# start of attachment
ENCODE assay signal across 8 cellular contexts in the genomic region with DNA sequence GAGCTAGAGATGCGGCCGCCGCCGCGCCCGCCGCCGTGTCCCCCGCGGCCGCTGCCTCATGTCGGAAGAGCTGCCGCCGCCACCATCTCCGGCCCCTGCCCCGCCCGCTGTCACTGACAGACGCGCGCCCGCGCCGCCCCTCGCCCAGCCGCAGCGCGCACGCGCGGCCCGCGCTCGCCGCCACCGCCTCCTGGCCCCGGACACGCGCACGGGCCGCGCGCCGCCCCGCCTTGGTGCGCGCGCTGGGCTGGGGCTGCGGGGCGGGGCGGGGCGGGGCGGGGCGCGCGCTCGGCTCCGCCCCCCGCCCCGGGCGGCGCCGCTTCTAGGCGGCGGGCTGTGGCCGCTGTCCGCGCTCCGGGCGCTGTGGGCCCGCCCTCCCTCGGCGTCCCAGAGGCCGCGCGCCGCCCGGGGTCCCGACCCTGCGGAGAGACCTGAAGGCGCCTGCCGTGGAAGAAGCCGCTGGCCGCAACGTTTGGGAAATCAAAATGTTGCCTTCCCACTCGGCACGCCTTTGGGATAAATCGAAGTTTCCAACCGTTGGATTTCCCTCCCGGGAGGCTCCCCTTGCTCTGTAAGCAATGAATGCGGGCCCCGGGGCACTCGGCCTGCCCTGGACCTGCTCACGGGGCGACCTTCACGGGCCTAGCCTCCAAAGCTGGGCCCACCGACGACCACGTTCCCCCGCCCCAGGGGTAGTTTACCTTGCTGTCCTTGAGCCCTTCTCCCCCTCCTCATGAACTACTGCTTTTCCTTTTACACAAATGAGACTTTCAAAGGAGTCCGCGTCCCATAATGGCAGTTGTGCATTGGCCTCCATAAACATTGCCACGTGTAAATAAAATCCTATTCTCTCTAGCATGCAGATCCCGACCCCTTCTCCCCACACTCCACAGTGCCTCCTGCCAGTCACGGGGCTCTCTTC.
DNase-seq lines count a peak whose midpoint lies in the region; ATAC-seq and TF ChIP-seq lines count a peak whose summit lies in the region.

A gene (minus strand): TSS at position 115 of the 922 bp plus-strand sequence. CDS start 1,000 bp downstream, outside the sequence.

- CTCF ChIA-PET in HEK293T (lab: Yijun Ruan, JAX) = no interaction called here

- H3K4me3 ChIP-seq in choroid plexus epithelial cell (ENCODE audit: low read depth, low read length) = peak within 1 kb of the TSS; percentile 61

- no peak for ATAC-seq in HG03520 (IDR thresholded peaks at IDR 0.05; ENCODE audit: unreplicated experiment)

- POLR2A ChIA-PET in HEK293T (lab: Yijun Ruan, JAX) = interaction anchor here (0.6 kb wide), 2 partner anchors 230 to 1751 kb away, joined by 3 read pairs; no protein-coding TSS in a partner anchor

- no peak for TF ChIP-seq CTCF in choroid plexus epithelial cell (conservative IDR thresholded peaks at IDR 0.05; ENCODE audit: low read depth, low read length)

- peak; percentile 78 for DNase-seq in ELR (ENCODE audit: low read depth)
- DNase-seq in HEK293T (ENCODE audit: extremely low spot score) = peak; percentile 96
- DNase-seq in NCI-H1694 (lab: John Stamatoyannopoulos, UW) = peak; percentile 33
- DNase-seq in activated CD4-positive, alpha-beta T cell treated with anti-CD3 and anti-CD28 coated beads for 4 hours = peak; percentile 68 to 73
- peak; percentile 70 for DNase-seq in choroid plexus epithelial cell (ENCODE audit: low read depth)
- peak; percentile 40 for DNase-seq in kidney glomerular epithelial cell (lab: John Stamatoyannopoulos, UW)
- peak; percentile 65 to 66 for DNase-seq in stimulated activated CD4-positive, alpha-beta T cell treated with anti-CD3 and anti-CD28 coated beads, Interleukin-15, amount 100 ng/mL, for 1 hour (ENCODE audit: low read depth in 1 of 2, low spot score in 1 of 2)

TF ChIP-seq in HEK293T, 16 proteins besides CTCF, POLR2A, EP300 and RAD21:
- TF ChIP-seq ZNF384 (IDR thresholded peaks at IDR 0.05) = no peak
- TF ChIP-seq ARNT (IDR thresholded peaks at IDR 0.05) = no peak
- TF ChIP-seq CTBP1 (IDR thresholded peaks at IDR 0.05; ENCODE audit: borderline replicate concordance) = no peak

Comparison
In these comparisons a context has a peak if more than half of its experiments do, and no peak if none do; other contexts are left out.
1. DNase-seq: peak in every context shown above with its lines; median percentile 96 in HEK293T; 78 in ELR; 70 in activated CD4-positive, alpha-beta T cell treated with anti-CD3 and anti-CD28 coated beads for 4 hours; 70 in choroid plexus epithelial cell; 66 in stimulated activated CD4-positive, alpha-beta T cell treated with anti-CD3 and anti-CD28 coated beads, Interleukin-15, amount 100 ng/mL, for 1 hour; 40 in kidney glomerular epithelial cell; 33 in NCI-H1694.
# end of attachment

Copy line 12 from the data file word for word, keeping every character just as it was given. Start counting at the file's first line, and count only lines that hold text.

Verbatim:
- DNase-seq in activated CD4-positive, alpha-beta T cell treated with anti-CD3 and anti-CD28 coated beads for 4 hours = peak; percentile 68 to 73